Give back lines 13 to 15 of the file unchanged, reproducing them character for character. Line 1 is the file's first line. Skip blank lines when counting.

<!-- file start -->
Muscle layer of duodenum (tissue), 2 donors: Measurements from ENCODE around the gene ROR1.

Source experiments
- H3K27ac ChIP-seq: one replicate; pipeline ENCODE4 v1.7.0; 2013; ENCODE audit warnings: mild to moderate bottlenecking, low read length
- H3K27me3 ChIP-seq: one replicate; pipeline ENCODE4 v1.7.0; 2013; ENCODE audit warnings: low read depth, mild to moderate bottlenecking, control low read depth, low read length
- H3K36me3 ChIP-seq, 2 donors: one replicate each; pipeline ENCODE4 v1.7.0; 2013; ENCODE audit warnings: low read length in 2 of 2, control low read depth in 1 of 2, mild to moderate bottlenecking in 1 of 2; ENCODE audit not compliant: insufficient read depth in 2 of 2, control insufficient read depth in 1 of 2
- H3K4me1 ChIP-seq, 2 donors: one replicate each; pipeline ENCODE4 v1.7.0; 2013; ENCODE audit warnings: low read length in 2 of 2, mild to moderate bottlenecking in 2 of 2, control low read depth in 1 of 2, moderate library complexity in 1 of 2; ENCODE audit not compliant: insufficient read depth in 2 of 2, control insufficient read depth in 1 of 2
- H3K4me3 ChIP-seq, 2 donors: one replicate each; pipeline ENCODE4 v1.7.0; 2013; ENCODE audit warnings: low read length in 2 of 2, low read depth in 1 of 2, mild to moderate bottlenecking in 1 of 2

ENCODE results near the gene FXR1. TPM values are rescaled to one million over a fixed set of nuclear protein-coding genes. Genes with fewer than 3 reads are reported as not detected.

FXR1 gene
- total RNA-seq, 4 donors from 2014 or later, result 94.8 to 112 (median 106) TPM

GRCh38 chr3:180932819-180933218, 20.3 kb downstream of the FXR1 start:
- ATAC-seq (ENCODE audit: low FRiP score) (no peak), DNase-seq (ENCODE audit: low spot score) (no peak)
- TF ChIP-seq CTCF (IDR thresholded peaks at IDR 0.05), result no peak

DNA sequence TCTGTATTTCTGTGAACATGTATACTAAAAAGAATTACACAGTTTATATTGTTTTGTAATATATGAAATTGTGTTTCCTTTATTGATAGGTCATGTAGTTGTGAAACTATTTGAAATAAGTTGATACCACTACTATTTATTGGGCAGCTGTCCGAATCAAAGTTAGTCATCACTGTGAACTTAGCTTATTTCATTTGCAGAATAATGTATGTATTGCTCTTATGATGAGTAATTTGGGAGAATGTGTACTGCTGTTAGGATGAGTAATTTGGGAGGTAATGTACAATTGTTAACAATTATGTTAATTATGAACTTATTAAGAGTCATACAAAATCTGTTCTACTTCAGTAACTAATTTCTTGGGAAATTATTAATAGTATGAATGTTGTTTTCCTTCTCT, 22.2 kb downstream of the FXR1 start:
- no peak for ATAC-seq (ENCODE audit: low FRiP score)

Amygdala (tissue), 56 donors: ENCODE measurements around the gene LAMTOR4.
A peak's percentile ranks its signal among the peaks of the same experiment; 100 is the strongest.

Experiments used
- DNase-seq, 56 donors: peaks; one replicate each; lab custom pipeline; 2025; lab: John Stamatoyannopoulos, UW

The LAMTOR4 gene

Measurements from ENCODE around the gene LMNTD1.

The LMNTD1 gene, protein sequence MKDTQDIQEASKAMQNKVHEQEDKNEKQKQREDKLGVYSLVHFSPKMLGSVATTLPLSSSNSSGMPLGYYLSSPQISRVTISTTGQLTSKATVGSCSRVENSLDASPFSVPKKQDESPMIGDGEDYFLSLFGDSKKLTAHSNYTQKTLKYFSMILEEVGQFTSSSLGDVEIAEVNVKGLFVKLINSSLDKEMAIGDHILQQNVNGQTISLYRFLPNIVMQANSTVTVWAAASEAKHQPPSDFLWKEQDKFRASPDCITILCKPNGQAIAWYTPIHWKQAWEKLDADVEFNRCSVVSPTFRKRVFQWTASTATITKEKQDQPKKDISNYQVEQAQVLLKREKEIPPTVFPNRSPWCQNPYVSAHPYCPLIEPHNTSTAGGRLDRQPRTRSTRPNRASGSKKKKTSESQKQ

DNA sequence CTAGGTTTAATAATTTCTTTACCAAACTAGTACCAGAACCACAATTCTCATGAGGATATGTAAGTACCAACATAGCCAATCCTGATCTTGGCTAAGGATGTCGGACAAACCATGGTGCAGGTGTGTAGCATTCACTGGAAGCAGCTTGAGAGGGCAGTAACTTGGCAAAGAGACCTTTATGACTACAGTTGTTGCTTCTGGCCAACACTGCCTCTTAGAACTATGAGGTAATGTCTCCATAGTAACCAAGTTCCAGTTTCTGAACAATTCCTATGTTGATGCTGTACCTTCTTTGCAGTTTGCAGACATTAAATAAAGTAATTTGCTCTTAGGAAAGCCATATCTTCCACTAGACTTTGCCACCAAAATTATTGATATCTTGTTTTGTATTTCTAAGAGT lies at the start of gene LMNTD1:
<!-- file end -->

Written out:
- TF ChIP-seq CTCF (IDR thresholded peaks at IDR 0.05), result no peak

DNA sequence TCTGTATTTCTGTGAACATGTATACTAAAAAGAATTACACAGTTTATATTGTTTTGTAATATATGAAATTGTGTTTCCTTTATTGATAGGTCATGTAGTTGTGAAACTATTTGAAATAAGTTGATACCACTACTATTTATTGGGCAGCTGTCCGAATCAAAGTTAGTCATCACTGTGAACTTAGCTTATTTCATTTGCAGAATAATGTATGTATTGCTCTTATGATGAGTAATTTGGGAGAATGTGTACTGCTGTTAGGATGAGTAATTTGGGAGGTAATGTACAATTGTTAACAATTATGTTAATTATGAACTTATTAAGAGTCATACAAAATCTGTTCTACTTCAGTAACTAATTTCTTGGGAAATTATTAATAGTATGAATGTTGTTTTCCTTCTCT, 22.2 kb downstream of the FXR1 start:
- no peak for ATAC-seq (ENCODE audit: low FRiP score)